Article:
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Education experts reveal secret to raising happy, productive kids

Dona Matthews and Joanne Foster on nurturing kids’ creativity and intelligence

In addition to stimulation, children also need time for reflection and unstructured play, the authors say (photo by Simply CVR)

Living in a fast-paced world leads to a long list of stresses and distractions for both adults and kids.

To make the juggling act easier for parents, education experts and OISE alumnae Dona Matthews and Joanne Foster recently published Beyond Intelligence: Secrets for Raising Happily Productive Kids. (Visit their website.)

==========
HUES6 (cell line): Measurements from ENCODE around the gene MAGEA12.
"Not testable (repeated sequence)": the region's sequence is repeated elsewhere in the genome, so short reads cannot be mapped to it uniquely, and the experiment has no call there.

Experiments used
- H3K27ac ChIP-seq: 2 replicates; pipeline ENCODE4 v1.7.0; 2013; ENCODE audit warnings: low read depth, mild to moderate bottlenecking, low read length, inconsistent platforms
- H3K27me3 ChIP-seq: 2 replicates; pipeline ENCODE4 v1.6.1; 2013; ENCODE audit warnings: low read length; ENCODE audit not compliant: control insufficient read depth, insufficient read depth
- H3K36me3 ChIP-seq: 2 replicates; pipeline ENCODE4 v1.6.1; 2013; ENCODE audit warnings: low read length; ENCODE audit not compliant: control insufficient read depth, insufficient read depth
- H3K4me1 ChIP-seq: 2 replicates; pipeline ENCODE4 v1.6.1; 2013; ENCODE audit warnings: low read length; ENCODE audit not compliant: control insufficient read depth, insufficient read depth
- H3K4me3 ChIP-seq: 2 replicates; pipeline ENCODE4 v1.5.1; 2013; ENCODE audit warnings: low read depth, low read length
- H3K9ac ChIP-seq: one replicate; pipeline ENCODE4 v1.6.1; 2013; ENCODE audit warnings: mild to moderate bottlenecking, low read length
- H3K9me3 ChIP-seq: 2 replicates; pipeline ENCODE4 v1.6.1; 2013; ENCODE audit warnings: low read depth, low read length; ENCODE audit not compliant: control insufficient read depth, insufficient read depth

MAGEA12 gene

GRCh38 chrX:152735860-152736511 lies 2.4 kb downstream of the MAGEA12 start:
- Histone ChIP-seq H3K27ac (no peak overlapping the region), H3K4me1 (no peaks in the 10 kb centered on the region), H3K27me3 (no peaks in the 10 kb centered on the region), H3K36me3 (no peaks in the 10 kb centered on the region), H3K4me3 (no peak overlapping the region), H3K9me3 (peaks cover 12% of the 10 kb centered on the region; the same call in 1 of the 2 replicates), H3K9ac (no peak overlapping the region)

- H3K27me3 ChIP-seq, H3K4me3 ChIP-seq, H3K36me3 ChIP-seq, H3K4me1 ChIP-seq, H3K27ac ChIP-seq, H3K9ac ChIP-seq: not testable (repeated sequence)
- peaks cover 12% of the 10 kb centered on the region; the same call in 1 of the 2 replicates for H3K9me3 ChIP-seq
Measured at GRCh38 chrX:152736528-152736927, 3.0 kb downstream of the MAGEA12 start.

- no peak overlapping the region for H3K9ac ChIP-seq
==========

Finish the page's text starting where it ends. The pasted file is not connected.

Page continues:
Matthews taught courses in educational psychology and gifted education at OISE from 1991 to 2003 and Foster has taught in the Initial Teacher Education program at OISE for the past 12 years.

They spoke with writer Liz Do about how best to nurture a child’s intelligence and unique gifts – and how to set kids on a path to be happily productive, lifelong learners both inside and outside the classroom. (This interview has been shortened and condensed.)

Your book is titled Beyond Intelligence: Secrets for Raising Happily Productive Kids. What are some of these secrets?
Beyond Intelligence is full of secrets for parents who are raising children – from infancy through childhood and the teen years. Our secrets have to do with various dimensions of children’s well-being, including intelligence, creativity, academics, and social/emotional development. Three of the secrets that underpin many of our recommendations concern being attuned, offering multi-sensory stimulation, and finding balance.